Mt. Fuji, Yoshida Trailhead Route | HIKES IN JAPAN

Mt. Fuji, Yoshida Trailhead Route

The most popular route to Japan’s highest mountain peak.
  • Duration
    2days / 11Hours
    Highest Point
    Elevation Gain
  • Skill Level
    Fitness Level
    Gear Level

Mt. Fuji (Fuji-san) is Japan’s highest mountain. Straddling both Yamanashi and Shizuoka prefectures, Mt. Fuji has a beautiful form whether viewed from east, west, south, or north, and is beloved by many as a symbol of Japan. In addition to being revered as a sacred mountain, Mt. Fuji has been the subject of ukiyo-e prints and traditional Japanese paintings, and has often appeared as a motif in arts and culture, intimately connected to the people of Japan since ancient times. Mt. Fuji became a UNESCO World Cultural Heritage Site in 2013. There are four different hiking routes to the top of Mt. Fuji, with both trails and roads maintained as far as the Fifth Station.

Most people follow the Yoshida Trailhead Route to the summit. The Fifth Station area is a bustling tourist hub in its own right with its many restaurants and souvenir shops. The path from the Fifth Station starts out flat and level and continues that way for a while. As you emerge from the forested area, a broad vista opens up before you and a section of path strewn with small pebbles and rocks begins. The Mt. Fuji Center for Safety and Guidance is at the Sixth Station.

Beyond the Sixth Station, there are no more shrubs and the terrain takes on a desolate feeling. A zigzagging path leads to the first of the mountain huts in the Seventh Station area. Continuing on from this point, the path gives way to a steeper, rocky area that continues all the way to the Eighth Station, with the incline getting even steeper along the way.

The path between the Seventh and Eighth Stations is dotted with mountain huts. If you wish to see the sunrise from the peak, staying at a hut ins the Eight Station area is a good option.
Continue along the path past the Ninth Station and you’ll find a torii arch with two komainu (guardian lion-dog) statues standing before it. Pass through the arch to arrive at the summit. There are two mountain huts nearby where you can stop for a rest of a bite to eat.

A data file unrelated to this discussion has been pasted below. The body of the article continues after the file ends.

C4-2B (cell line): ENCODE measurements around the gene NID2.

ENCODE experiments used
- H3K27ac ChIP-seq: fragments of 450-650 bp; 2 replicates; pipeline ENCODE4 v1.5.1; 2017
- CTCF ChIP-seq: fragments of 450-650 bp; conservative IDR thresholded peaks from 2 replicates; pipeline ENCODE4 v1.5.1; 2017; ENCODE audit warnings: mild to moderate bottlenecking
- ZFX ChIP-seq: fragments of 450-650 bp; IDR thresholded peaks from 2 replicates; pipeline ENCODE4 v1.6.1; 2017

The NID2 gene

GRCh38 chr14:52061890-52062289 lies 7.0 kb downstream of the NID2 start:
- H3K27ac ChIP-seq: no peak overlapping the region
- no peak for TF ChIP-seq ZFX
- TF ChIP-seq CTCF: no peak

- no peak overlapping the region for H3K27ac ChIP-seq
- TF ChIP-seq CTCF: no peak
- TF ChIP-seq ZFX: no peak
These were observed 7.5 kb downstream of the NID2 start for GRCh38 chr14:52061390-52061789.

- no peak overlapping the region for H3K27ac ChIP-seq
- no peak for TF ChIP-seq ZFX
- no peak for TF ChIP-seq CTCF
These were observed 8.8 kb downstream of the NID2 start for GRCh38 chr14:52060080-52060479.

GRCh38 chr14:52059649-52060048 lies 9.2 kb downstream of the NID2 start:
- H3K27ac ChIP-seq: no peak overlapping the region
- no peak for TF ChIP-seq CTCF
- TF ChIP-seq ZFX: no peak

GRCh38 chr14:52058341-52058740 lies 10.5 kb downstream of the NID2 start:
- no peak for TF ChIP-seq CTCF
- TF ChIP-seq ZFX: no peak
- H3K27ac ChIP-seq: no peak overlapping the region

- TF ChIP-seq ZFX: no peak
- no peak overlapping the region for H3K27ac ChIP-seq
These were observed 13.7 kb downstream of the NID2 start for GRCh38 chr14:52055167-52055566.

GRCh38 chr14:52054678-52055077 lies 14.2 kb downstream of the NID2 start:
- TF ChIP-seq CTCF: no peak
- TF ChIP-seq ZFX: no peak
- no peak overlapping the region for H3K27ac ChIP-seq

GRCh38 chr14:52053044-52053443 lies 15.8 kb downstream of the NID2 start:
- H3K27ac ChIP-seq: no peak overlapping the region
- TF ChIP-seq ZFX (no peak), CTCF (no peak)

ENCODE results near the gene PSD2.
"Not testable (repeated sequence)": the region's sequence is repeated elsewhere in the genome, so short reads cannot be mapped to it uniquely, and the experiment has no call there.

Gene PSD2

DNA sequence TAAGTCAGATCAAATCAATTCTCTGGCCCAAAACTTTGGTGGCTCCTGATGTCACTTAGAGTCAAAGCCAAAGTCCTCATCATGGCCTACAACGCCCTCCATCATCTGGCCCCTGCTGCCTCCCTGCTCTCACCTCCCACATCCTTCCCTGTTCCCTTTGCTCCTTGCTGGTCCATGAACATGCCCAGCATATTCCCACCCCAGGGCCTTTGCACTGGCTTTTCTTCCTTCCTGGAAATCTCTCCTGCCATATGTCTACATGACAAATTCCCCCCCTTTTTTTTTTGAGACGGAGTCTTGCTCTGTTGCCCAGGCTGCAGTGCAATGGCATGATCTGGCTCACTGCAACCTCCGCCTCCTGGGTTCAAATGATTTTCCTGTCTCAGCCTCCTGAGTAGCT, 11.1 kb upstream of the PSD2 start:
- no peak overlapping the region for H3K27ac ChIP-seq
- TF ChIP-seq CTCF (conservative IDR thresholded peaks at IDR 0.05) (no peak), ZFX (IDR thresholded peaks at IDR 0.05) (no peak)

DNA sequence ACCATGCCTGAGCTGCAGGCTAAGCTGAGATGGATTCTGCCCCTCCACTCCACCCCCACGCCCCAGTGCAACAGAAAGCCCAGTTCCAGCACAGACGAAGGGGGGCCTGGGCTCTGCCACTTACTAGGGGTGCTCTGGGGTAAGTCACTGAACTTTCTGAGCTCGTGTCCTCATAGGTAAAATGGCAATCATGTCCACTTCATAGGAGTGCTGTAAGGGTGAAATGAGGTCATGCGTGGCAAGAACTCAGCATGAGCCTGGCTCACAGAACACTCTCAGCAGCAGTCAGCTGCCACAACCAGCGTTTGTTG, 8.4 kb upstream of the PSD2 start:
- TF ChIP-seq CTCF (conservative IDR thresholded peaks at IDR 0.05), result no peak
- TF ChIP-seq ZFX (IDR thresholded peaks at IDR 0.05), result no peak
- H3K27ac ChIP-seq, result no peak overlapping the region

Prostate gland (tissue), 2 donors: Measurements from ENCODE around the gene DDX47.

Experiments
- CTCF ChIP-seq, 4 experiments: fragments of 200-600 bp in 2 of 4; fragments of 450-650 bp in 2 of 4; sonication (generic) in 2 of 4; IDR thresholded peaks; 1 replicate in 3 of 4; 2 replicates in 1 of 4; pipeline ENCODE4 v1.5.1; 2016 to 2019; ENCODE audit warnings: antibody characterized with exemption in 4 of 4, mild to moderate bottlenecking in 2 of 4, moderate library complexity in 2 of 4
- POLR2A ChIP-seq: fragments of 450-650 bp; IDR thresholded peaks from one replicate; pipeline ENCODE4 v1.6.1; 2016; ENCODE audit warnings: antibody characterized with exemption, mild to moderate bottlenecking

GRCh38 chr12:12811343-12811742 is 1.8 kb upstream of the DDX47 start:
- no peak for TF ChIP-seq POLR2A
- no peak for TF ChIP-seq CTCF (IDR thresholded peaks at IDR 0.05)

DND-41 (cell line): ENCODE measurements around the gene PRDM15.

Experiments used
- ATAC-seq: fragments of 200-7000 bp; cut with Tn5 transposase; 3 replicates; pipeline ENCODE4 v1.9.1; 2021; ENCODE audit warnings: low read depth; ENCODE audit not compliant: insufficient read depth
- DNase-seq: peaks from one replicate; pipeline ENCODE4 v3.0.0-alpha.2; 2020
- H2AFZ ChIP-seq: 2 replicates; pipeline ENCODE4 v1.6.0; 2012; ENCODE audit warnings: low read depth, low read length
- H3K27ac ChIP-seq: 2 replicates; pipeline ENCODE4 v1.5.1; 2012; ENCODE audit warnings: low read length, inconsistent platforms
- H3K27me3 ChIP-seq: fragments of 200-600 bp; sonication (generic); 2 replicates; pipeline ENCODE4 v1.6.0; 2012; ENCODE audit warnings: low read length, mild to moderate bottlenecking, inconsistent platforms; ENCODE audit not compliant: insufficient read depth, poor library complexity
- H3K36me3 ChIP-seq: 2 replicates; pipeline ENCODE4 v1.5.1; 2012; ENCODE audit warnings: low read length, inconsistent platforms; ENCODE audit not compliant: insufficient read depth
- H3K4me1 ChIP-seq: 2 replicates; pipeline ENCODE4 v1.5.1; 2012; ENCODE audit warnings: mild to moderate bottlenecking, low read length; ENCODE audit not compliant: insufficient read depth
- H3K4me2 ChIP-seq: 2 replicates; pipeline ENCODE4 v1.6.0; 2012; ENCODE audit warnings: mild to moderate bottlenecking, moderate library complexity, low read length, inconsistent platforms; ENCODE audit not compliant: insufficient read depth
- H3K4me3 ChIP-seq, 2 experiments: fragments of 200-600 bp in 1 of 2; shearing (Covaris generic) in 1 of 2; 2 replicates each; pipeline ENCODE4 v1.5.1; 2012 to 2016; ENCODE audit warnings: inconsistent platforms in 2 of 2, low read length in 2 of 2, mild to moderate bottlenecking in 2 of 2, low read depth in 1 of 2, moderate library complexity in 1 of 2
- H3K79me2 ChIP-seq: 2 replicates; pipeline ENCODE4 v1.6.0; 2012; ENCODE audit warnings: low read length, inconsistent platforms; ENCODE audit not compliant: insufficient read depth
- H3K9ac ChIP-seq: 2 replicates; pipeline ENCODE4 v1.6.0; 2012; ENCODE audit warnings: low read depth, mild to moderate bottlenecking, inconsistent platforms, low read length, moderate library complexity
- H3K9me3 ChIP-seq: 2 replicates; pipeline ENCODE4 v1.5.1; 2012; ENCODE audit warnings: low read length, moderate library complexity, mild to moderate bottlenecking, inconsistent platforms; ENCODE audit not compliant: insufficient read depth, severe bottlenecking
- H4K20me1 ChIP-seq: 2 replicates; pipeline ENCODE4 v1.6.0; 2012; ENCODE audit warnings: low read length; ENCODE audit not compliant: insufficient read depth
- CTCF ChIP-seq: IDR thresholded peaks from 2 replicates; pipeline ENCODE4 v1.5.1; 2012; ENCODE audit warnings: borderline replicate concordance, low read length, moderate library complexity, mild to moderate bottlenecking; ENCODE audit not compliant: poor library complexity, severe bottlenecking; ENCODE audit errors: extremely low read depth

On the far side of the crater, you can see Kengamine, which is Mt. Fuji’s highest point.Walking all the way around the volcanic crater on the mountaintop (a practice called “ohachi-meguri” in Japanese) takes approximately 70 minutes from start to finish.

When going back down the mountain, you have to take the path used exclusively for descents. So, you should be careful not to take a wrong turn where the paths branch at the Subashiri Trailhead.

Other Info

There are numbers of mountain hut, shops, and information offices on the route, which make it possible for even first time hikers to follow the route to Mt. Fuji’s summit. There are several Sengen Jinja shrines around Mt. Fuji, and you can buy items such as omamori (talismans) and shuin (shinto stamp seals) at the Sengen Jinja on the mountaintop.

High Season:July to August


Mt. Fuji’s hiking season is only from early July to end of August. Reservations to stay at mountain huts must be made in advance.
Due to many people wanting to watch the sunrise from the summit, the paths around the Eighth Station start to get crowded in the nighttime. And because paths converge at Hon-hachigoume (the first segment for the Eighth Station portion of the route), it gets very crowded between early dawn and early morning.
The Fuji-san Center for Safety and Guidance, located at the Sixth Station, distributes route maps in English, Chinese, and Korean.
The Taishi-kan mountain hut at the Eighth Station has an emergency aid station with a resident doctor providing treatment.
On entering Mt. Fuji’s trails, you are required to give a 1000-yen donation to a mountain preservation fund. When using the public toilets, you are asked to pay a gratuity of between 100 and 300 yen.

There are English and Chinese guide-interpreters and also internet translation service are available at Fuji-Subaru Line 5th Station Management Center.

Route Map

Elevation Map

Height (m)
Horizontal Distance (km)


2days / 11Hours
Highest Point
Elevation Gain
Horizontal Distance
Skill Level
Fitness Level
Gear Level

On the Trail


Taishi-kan, Hourai-kan, Hakuun-sou, Hon-hachigoume Fuji-san Hotel, Hachigoume Tomoe-kan, and more


Fuji-san Miharashi, Gogouen Rest House


Fuji-san Choubounoyu Yurari




From the bus terminal just outside of Shinjuku Station, take the Fuji Kyuukou express bus to the Fuji Subaru Line Gogoume Station (Approx. 2 hours and 35 minutes).
The Yoshida Trailhead Route begins at the Fifth Station. It is very important to take a break for about an hour at restaurants and other locations so that your body may adapt gradually to higher altitudes.



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